What is Velociraptor?
Velociraptor, in its simplest definition, is a device that increases visibility on endpoints, has advanced features and incident response It is an artificial intelligence-based EDR product used in processes. In general, it can run on Linux, Windows and mac OS systems.
To give an example of the advantages of this architecture, if one of the endpoints where the Velociraptor product is installed leaves the environment and works in a different environment, it will be able to continue reporting to the server. This is of great importance in threat hunting processes in terms of examining monitoring and endpoint activities.
Architecturally, it consists of server and client logic, just like in different systems.
As a prerequisite for installation on configuring Velociraptor on a Windows;
- Windows 10 operating system with minimum 4 GB Ram and 4 CPU features
- It requires minimum environment requirements such as a system with administrative authority (Administrator or root) and CMD command line.
What is VQL?
Velociraptor Query Language (VQL) is a framework designed to easily adapt to the analyst's requests without requiring additional software, without making any changes to the query or structures in the product interface. It enables the collection of information by making various queries on the endpoints where it is installed with Velocidex queries.
The power and flexibility of Velociraptor comes from the Velociraptor Query Language (VQL). In addition to its tasks on the server, it can also be used to create rules for continuous monitoring at endpoints.
For example, in the Notebooks area on the dashboard “SELECT * FROM info()” Information about the relevant client can be accessed by making a short velocidex query.
Velociraptor installation is very simple. Detailed information and more can be found in the github repo.
You can also review the general documentation.
After installation, the agent can be installed and the activities on the relevant agent can be examined. There are two ways to install: normal or using MSI. Speaking of MSI, it is a standard Windows package installer. So the MSI and executable file must be signed. Windows Defender quickly quarantines unsigned binaries. For this reason, signing Velociraptor is highly recommended. With Windows MSI, Velociraptor runs as a service on the endpoint. For an example here, we did a normal installation because we bypassed Windows Defender.
Forensic Investigation and Threat Hunting
Information about the client (endpoint) installed on Velociraptor (hostname, OS, etc.) can be obtained.
We can also see the information collected by making queries about the client. These may also be some basic information about the customer that it returns by default.
The data obtained from the field in the box in the image above can be downloaded as a zip file and its contents can be checked. An example image is below.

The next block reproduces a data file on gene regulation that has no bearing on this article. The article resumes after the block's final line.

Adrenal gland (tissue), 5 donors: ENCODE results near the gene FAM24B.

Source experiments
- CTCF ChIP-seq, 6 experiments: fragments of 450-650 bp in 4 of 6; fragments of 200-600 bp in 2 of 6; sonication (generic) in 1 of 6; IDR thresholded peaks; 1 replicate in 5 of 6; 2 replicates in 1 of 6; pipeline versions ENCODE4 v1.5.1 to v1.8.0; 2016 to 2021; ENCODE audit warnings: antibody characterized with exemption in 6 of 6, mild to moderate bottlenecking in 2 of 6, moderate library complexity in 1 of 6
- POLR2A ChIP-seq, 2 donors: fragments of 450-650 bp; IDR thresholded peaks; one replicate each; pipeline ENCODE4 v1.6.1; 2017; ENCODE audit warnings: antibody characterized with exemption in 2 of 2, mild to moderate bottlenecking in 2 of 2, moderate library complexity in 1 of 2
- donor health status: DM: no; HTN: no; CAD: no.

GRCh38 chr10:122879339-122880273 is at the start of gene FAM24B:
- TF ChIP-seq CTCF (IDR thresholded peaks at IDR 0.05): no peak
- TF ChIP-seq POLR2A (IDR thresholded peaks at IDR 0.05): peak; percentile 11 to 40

If we need to examine other areas available to the analyst, there is an area called "Hunt Manager" where we can hunt.
Thanks to this feature, it allows searching for certain events on the client, displaying certain artifacts, controlling server structures, in other words, carrying out a threat hunting process in its simplest definition. Additionally, a hunt can be started by selecting specific artifacts. Here, as an example, a hunting operation was performed through Chrome History. As can be seen in the image, details about the process have been determined.
We proceed to the next step, the Select Artifact field, and determine the parts we want to bring to us by searching.
As we continue to proceed, it shows certain artifacts in json format for searching on the selected areas in the Review section. Any changes can be made to these, that is, they can be customized.
For the hunting process, the above settings are completed and recorded in the field shown in the image below with the Launch button and the hunt process can be started by confirming it.
If we need to examine the Hunt process outputs, for example, Chrome History information about the client machine can be accessed. Likewise, cookies can also be examined. An example cross-section is given in the image below.
So far, a small analysis has been made on Chrome. Now, if we want to analyze Windows forensic artifacts on the client, we will need to create a new hunt process. We created a hunt task in the same way.
We started a search on the artifacts we specified and the outputs are as in the image below. In this way, investigations can be made on the client by creating hunt tasks. Likewise, the activities on the endpoint can be seen by examining the files one by one.
As an example application, when we hunt for the Agent Tesla malware, which was previously detected on the client in different sandboxes and for which we submitted an analysis report as the Infinitumit team, we can see the information about the malware. With such queries, threat hunting strategies on endpoints can be expanded. The query used to hunt for the malware is to retrieve Windows.System.Pslist, that is, running process lists.